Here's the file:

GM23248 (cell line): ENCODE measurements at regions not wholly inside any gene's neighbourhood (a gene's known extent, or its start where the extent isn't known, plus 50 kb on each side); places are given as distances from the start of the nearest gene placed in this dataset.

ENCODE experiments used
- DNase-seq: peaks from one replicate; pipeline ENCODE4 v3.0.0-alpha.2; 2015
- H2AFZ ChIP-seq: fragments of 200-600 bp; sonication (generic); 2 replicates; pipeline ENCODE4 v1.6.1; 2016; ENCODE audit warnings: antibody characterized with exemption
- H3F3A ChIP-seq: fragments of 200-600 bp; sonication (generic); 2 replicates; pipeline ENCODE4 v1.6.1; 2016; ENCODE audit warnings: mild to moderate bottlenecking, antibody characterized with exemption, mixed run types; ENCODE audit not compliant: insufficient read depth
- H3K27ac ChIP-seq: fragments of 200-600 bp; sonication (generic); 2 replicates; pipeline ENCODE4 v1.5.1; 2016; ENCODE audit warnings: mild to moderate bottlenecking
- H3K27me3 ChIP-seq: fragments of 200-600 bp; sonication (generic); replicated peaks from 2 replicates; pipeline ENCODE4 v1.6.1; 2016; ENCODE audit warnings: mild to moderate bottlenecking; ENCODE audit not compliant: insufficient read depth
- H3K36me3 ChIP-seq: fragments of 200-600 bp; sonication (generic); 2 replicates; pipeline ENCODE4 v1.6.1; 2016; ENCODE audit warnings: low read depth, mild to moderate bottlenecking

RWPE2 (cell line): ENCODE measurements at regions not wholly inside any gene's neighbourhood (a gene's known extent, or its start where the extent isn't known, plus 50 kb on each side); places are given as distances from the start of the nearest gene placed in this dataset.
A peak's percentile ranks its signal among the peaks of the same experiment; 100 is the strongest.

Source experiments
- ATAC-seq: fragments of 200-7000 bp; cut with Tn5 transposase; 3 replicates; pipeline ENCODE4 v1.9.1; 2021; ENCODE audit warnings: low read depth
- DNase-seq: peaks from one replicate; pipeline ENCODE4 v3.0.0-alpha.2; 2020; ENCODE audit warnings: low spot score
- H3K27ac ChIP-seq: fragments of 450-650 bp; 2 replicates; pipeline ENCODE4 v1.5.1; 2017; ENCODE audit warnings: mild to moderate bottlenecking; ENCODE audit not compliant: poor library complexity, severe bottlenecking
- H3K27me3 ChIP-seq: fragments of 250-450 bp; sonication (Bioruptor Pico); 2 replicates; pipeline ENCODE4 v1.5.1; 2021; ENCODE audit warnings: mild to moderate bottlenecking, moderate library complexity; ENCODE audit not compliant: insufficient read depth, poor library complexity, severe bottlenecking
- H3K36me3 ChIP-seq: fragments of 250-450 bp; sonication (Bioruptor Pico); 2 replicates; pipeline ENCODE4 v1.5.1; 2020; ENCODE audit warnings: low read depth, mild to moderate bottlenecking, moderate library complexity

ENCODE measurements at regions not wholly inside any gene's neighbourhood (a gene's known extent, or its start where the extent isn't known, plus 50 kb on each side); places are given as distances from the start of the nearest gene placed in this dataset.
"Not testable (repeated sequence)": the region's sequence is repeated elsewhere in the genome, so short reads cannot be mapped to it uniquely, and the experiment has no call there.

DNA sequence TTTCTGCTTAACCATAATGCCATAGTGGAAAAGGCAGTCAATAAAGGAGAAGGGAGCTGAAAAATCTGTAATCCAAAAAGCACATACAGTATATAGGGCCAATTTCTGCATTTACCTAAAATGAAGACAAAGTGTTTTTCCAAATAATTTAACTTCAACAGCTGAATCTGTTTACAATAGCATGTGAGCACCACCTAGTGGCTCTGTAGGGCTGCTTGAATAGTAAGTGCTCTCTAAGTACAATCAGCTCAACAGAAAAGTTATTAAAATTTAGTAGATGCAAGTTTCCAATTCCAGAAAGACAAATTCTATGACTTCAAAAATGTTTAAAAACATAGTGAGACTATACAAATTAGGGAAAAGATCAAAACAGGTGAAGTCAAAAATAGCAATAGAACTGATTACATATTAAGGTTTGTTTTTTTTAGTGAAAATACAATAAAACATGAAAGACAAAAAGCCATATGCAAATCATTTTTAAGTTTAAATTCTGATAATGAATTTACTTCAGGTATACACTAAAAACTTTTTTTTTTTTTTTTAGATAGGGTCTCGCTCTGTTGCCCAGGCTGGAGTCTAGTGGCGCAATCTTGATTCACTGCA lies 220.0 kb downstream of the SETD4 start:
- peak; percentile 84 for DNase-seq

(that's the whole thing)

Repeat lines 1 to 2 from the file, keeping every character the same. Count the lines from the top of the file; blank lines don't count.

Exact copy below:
GM23248 (cell line): ENCODE measurements at regions not wholly inside any gene's neighbourhood (a gene's known extent, or its start where the extent isn't known, plus 50 kb on each side); places are given as distances from the start of the nearest gene placed in this dataset.

ENCODE experiments used